"There are other departments at DEP that are spending a lot of resources addressing the impacts of drilling," Arnowitt said. "Especially water management, which is issuing regulations, has an increase in wastewater plants applying, and water-related enforcement."

As drilling has ramped up in Pennsylvania, complaints about environmental problems have followed suit. Residents in Dimock had fields damaged from spills, and some believe that drilling caused the contamination of drinking water there. Elsewhere, the Monongahela River was contaminated by toxins from drilling wastewater, and there have been a slew of violations reported at drill sites across the state.

Total number of wells in Pennsylvania. So along with the increased enforcement staff, Pennsylvania is revising its drilling regulations. The proposed regulations, which you can find here, strengthen well construction guidelines, hold drillers responsible for restoring or replacing water sources that are contaminated by drilling, and require drillers to notify DEP immediately if wells are over-pressurized, if casings are defective or if gas has migrated into drinking water sources.

The Marcellus Shale Coalition, which represents many of the drilling companies and industry interests in Pennsylvania, issued a news release supporting Rendell’s moves but declined to comment for this article.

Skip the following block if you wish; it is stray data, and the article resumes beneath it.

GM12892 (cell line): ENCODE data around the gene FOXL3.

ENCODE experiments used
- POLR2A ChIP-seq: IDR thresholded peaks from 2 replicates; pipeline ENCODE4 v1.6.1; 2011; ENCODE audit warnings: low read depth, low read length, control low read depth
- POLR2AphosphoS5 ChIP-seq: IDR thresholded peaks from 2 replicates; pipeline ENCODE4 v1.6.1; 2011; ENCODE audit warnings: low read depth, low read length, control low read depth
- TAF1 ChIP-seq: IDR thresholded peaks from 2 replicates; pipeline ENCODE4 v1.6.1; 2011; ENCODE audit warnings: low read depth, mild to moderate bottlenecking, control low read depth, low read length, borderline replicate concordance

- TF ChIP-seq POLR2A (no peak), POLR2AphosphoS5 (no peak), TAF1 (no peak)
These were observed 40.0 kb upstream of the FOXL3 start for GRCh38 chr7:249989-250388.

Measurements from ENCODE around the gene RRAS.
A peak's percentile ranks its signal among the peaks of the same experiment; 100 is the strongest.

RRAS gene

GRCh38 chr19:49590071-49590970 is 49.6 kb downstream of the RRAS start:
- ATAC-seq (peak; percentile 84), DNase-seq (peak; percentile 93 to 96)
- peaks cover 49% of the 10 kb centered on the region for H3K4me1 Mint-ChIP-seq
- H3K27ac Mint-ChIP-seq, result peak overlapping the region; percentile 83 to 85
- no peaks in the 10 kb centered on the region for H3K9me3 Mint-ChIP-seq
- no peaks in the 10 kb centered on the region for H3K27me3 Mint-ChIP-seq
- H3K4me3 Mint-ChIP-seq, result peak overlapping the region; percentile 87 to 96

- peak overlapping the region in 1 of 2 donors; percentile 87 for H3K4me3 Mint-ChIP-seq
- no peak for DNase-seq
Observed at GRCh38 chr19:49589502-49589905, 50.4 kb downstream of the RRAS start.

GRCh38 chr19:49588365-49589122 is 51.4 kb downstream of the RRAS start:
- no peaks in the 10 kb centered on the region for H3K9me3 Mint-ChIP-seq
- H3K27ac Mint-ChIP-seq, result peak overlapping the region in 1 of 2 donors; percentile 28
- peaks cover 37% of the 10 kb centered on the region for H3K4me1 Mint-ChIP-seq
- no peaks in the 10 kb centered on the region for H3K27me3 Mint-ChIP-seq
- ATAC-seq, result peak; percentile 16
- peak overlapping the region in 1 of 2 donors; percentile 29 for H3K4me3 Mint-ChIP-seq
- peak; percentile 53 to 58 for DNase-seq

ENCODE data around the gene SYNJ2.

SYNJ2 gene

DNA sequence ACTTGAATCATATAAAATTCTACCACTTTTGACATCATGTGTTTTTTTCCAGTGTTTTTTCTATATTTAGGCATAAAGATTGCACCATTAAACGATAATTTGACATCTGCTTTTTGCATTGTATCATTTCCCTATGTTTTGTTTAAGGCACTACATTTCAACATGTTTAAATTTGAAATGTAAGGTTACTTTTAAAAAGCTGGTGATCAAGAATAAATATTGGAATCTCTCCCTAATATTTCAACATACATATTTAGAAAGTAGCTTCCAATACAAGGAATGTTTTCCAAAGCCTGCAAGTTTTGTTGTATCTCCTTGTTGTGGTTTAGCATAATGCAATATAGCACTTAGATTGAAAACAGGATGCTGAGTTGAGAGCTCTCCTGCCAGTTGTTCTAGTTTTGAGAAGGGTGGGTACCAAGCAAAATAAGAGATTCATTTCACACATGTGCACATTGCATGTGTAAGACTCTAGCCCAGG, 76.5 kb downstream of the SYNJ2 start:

The proposed regulation changes were released late last month and will be open to public comment until March 2. After the comments are reviewed, DEP’s Weaver explained, the department can make changes and submit a new version of the regulations to the Environmental Quality Board, which can either accept them or send them back to the department for revisions. If the board accepts the regulations, they will then be reviewed by several agencies (including state congressional committees, the Office of the Chief Counsel, the Independent Regulatory Review Commission and the state attorney general). Once they sign off, the regulations will be published in the Pennsylvania Bulletin and become enforceable.

The proposed revisions are on a smaller scale than New York’s, where the Department of Environmental Conservation is completely reworking its regulations. New York’s public comment period drew more than 12,000 responses, including a sharply worded technical review from the U.S. Environmental Protection Agency, which expressed serious concerns about the effect that drilling could have on public health.

David Sternberg, a spokeswoman for the EPA’s mid-Atlantic region, said the EPA doesn’t plan to comment on Pennsylvania’s revisions. "The proposed regulations are to change their construction standards for gas well drilling," he said. "That’s something that EPA really doesn’t have jurisdiction over."

The drilling industry has special exemptions from seven federal environmental regulations, so most regulation falls to state agencies. But that may be about to change. Matching bills in Congress would make the industry accountable under the federal Safe Drinking Water Act, and increasingly, the EPA is situating itself into the debate.

Late last month, the agency announced that it had created a tip line so the public could report "suspicious activity" related to drilling.